Most of us know the fairy tale about Hansel and Gretel. You remember—the two children who are banished from their home by their stepmother and get lost in the woods. They are lured into a gingerbread house belonging to an evil witch who threatens to eat them until Gretel finally…. Oops, sorry. Getting carried away with the story. But here’s a question—what does this children’s bedtime story have to do with historical lineage?
One of the most memorable details of the story is the trail that Hansel and Gretel leave behind. When they venture into the woods for the second time, they scatter breadcrumbs along their path to mark their travels, so that they can return home to their original location. In the story, our protagonists are lost because the animals eat the breadcrumbs, leaving them with no path to return.
Once Upon a Time… Data Journeys
In many businesses, this is how lineage reporting feels today. Data flows through the organization, processed by different teams, with different types of code and systems, across generations of processes, some new and some old, and through many applications like a stream flowing through an ancient forest. Walking through these woods is like wandering through your investments in SQL stored procedures, COBOL, ETL, reporting tools, cloud-based buckets, and predictive models!
Where the breadcrumb analogy meets current-day reality is in historical lineage. Today’s lineage that reflects the “current state” of your solutions might be beautifully represented, but what about lineage for yesterday? …or last week? How about last quarter or a specific date from last year? We have all had the experience where an analyst with their hair on fire comes running into the office and needs to know “Where did we get our revenue results from Q3 of the last fiscal year?!”
Wouldn’t it be nice to simply point to an active and available time slice of your lineage and check the lineage for that particular report for the desired date? As time goes by, even if lineage is efficiently collected and reported, it can start to get stale. Parts and pieces go missing if the solution is unable to report on lineage from dates in the past. Manually configured lineage is almost impossible to re-create, as the developer for your ETL might have moved on, sources have been archived, or entire applications may have been deprecated. Providing historical lineage requires a strategy as well as a solution that can deliver detailed flow information for any object based on a date and time that corresponds to the time when the lineage was collected and the systems were originally scanned.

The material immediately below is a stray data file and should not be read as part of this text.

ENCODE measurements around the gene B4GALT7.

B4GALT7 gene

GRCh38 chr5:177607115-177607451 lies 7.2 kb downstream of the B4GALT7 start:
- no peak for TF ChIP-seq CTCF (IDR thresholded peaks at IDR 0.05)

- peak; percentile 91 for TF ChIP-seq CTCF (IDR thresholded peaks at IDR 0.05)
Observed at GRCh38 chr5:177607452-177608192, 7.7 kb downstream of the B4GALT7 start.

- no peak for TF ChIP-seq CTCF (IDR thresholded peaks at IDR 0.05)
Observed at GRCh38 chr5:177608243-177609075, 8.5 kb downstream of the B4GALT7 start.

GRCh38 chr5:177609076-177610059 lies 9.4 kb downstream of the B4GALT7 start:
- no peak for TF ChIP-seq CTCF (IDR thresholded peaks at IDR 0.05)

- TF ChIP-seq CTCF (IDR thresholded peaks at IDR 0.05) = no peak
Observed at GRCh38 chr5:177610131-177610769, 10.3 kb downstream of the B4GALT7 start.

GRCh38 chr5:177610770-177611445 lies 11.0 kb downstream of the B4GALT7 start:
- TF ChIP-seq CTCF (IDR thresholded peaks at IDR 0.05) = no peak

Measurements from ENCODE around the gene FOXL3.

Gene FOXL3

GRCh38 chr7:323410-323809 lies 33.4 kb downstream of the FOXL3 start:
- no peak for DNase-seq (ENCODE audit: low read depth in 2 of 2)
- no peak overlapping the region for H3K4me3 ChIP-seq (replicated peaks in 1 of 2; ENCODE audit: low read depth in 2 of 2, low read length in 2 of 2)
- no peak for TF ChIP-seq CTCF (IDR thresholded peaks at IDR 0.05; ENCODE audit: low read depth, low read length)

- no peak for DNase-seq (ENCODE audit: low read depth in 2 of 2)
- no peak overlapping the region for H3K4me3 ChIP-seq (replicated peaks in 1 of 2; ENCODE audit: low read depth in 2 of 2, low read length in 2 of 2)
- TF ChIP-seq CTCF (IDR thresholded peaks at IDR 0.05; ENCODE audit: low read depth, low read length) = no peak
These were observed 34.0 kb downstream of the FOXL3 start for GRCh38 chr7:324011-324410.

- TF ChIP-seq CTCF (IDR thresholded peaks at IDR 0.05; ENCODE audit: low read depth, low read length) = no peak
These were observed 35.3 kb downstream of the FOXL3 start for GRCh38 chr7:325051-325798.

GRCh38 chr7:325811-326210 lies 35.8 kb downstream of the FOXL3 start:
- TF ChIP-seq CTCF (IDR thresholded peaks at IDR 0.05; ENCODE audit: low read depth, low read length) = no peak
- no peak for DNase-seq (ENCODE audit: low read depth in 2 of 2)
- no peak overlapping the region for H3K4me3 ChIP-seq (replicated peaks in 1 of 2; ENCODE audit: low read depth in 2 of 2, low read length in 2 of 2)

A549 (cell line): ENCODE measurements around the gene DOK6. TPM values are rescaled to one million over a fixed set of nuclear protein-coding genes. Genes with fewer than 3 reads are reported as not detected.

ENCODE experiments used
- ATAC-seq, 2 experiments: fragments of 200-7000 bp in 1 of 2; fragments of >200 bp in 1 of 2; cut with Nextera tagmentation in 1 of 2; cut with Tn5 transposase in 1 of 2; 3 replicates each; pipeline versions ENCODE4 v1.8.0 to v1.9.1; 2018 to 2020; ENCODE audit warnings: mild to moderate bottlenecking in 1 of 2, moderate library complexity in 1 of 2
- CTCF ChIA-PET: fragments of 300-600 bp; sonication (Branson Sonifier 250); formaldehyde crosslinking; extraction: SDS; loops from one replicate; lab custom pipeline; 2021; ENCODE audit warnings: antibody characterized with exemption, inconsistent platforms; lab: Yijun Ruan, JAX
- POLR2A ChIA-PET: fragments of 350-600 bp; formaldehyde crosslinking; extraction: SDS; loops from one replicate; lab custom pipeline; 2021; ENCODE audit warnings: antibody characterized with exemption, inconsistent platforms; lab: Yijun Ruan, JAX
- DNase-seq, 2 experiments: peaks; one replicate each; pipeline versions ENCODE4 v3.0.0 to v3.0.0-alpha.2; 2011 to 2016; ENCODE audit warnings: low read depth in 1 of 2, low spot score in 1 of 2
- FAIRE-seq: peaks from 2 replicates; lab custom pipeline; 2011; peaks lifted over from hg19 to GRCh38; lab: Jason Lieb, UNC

Don’t Close the Door to the Past, Learn from It
Equally important in the discussion about historical lineage is the ability to compare the lineage for today (or some other date) with lineage for a date in the past. We know the lineage may be different, but how different? Are there additional (or fewer) sources and targets? Have SQL statements changed? Are the individual column mappings or calculations the same? Can we locate the source of a problem that occurred several months ago and trace exactly what happened and in what piece of code? These questions can easily and quickly be answered by comparing lineage from two different time slices.
What else can we do with lineage and historical comparisons? How about monitoring the increase in total items that we are governing across the environment? Or reviewing trends in code changes, or the number of touchpoints that access a particular element or table in the data lake? What about viewing the distribution of recognized personal data to external systems and then being able to document the changes in those flows? With this ability, historical lineage will allow you to illustrate progress made towards controlling where your data is flowing (or illustrate a growing lack of such control!).
Your Past Data Journeys + Today’s Data Journeys = Happily Ever After!
The story of Hansel and Gretel has a happy ending—they both escape peril and successfully return home. Establish a plan for delivering historical lineage so that your information consumers also have successful journeys and have fun traveling through time.
This article was written by MANTA’s SVP of Products, Ernie Ostic, you can also find it on his LinkedIn Pulse. Do you need a hand with understanding your current and past data journeys? Drop us a line at firstname.lastname@example.org or schedule a demo, and let us show you how MANTA can help.